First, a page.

Wednesday, August 15, 2007

Maze complexity and aesthetics: deep problems in computer graphics

Craig S. Kaplan is an Assistant Professor at the Computer Graphics Lab, The David R. Cheriton School of Computer Science, University of Waterloo, Ontario, Canada. Studying the use of computer graphics in the creation of geometric art and ornament, Professor Kaplan's interests extend into non-photorealistic rendering.

I happen know at least two high-end software engineers fighting similar research area and aware of some of its complexities and difficulties. Yet, Professor Kaplan's Maze Design is certainly one of the most spectacular amazing presentations of discrete geometry and non-photorealistic rendering techniques I have ever seen.

Creating computer generated mazes using human designer input, Professor Kaplan and his PhD student, Jie Xu, were interested in two complementary questions with respect to maze design: Complexity and Aesthetics. According to Kaplan computer-based maze design requires a mix of techniques from discrete geometry and non-photorealistic rendering. Thus, the two questions of complexity and aesthetics in mazes both represent profound problems in computer graphics.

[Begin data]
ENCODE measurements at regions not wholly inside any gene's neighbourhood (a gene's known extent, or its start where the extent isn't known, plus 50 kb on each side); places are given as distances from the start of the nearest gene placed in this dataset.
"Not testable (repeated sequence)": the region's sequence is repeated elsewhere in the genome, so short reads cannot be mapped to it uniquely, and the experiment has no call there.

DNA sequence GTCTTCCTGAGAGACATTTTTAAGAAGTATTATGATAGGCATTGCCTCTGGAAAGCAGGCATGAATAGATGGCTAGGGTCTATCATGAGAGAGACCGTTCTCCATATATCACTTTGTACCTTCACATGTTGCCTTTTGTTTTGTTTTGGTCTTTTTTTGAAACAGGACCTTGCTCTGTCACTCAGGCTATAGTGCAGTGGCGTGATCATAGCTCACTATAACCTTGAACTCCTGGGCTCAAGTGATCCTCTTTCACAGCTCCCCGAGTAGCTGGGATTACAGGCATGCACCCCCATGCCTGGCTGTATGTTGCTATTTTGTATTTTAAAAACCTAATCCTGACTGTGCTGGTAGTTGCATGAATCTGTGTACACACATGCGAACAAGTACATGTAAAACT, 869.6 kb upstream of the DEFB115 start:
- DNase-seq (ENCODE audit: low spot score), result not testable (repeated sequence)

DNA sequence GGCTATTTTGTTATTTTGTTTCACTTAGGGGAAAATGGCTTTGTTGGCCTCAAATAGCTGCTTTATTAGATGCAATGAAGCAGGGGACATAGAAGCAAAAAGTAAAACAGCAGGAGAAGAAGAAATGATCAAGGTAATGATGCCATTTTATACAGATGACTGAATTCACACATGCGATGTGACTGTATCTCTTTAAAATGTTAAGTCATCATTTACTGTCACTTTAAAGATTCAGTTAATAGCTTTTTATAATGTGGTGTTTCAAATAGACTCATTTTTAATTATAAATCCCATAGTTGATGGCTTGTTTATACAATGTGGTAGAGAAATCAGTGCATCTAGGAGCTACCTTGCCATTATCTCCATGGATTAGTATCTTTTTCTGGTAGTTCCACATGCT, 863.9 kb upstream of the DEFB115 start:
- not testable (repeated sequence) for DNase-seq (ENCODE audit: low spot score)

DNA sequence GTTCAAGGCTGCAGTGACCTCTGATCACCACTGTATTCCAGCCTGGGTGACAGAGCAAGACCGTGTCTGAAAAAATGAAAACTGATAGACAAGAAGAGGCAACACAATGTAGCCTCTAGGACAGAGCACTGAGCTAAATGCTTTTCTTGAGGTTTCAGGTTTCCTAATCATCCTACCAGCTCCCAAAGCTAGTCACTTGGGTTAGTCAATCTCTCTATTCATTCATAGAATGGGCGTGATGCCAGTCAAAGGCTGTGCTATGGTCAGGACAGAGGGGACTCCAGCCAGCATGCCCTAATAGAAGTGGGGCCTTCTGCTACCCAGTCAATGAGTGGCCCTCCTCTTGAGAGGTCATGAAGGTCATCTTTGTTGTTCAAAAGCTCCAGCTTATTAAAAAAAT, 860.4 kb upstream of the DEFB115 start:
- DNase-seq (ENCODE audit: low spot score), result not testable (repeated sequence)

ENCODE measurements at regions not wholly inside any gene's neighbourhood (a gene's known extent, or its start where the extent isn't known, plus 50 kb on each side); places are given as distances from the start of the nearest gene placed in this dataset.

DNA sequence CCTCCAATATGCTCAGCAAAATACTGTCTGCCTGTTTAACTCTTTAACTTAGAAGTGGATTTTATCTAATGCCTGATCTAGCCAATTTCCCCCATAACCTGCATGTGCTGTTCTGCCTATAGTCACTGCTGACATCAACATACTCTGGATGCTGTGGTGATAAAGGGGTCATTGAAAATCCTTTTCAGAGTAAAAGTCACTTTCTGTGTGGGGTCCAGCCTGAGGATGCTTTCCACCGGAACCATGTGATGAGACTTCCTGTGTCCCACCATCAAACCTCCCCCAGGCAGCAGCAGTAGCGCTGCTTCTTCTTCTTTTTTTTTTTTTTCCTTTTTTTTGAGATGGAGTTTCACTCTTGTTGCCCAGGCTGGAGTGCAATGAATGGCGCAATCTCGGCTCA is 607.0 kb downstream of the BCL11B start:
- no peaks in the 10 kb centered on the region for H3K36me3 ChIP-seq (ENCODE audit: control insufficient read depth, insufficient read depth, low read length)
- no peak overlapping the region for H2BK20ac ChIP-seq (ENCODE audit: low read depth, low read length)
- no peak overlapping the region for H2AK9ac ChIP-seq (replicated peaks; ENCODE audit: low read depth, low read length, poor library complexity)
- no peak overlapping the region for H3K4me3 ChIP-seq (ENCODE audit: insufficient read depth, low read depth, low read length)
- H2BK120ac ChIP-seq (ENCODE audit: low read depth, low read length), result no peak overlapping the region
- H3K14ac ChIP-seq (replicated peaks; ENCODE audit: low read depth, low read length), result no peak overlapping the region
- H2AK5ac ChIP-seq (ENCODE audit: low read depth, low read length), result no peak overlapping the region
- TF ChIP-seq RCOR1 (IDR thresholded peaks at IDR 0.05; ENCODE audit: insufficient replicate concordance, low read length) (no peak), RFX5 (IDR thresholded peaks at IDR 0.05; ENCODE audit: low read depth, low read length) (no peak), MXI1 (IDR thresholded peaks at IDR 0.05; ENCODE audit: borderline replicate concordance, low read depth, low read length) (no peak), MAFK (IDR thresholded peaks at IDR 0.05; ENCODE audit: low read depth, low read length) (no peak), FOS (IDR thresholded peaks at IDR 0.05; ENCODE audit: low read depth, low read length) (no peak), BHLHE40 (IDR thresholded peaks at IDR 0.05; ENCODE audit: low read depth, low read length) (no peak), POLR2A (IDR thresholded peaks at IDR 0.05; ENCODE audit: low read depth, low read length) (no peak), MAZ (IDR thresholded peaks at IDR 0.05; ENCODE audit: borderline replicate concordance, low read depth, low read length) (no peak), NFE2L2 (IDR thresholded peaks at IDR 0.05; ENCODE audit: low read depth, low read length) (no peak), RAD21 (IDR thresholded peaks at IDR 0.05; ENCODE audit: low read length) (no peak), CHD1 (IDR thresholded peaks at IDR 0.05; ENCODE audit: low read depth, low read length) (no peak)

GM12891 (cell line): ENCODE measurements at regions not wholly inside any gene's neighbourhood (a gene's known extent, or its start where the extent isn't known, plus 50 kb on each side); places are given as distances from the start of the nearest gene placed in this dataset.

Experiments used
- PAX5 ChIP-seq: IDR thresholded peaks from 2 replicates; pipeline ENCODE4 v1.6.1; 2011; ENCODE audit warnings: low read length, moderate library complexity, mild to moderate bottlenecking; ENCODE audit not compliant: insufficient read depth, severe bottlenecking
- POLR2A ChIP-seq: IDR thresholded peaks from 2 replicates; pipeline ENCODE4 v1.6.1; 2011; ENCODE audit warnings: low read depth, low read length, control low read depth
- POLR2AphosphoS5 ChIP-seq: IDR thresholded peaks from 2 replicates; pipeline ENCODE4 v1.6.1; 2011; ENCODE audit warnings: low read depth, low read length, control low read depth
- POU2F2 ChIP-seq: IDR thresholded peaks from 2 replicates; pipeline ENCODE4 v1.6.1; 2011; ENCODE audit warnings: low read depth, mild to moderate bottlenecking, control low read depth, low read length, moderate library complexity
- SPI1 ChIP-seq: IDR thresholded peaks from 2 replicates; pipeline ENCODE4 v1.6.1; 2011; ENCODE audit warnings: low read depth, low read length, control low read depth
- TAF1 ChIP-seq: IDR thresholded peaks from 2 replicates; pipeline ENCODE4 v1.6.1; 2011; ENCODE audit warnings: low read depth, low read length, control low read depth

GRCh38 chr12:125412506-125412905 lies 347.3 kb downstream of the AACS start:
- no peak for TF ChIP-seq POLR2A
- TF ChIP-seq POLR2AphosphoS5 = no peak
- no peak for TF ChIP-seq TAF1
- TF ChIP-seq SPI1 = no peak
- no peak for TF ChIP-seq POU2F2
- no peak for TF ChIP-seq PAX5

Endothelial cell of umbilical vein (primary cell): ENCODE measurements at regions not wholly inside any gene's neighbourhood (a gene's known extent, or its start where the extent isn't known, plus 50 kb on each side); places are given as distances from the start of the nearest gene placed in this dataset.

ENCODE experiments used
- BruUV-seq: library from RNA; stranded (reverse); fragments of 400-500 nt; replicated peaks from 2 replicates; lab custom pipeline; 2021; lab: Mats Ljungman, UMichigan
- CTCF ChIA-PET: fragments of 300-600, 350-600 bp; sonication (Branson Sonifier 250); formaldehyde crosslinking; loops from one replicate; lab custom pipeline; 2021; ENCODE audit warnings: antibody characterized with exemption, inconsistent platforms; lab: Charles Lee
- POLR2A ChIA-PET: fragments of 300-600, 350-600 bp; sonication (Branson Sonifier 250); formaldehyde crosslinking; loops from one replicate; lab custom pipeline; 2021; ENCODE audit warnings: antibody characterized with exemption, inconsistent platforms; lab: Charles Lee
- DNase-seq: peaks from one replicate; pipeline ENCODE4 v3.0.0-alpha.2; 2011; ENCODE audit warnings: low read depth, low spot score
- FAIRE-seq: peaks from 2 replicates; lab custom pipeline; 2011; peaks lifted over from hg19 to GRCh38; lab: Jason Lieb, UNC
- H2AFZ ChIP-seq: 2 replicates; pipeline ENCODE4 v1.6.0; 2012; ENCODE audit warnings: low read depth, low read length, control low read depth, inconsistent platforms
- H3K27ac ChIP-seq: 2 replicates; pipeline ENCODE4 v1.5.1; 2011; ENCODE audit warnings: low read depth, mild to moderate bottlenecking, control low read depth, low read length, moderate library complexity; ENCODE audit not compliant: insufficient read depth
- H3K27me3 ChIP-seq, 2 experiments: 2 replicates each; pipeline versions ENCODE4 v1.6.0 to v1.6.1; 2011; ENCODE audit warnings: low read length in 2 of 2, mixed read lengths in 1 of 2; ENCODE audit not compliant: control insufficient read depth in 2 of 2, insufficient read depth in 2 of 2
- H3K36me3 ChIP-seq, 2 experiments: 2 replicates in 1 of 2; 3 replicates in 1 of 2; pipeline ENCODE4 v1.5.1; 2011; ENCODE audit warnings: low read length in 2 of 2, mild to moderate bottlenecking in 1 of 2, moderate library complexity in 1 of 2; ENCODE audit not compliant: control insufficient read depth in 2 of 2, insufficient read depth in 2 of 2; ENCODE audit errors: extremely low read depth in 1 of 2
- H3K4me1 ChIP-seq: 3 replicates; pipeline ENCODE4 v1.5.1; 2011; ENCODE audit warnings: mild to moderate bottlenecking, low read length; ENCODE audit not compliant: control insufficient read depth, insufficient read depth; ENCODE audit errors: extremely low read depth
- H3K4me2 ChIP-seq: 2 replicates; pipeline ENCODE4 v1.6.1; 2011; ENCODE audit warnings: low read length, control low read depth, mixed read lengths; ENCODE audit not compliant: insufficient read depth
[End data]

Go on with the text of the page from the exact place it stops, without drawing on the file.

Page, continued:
Kaplan and Jie Xu were trying to answer the following questions:


"What makes a maze difficult to solve? The more we consider this question, the more elusive it becomes. It's certainly possible to begin defining mathematical measures of a maze's complexity, but complexity must depend on aspects of human perception as well. For example, the eye can easily become lost in a set of parallel passages. Complexity also depends on how the maze is to be solved. Are you looking down on the maze, solving it by eye? With a pencil? What if you're walking around inside the maze? And of course, complexity isn't necessarily what we want to measure. Ultimately we'd like to generate compelling puzzles, which may or may not have a high degree of complexity."


"How do we construct attractive mazes, particularly mazes that resemble real-world scenes? Here, maze design interacts with problems in non-photorealistic rendering. There are many great projects for producing line drawings from images. Our goal is similar, except that our lines must also contrive to have the geometry of a maze. This additional constraint affects how we think about creating a line drawing in the first place."

Also according to their page, mazes can be used to represent images in two different ways with the most obvious using non-photorealistic line art as in the fantastic examples by Christopher Berg and the less obvious as in the "great new Maze-a-pix puzzles being produced by Conceptis Puzzles".

Following are a few of those creations linked to their corresponding HUGE originals. Click on any of them to download a PDF or PNG of the maze from their website for solving on paper. If you are REALLY interested with the subject you can also download the full Vortex Maze Construction paper by Jie Xu and Craig S. Kaplan (be patient. it's a big one and might take time to download).

Note: All images are courtesy of and copyrighted (2005) by Jie Xu and Craig S. Kaplan. you are free to use any of the images for personal and non-commercial purposes but please check with the owners about any other uses.

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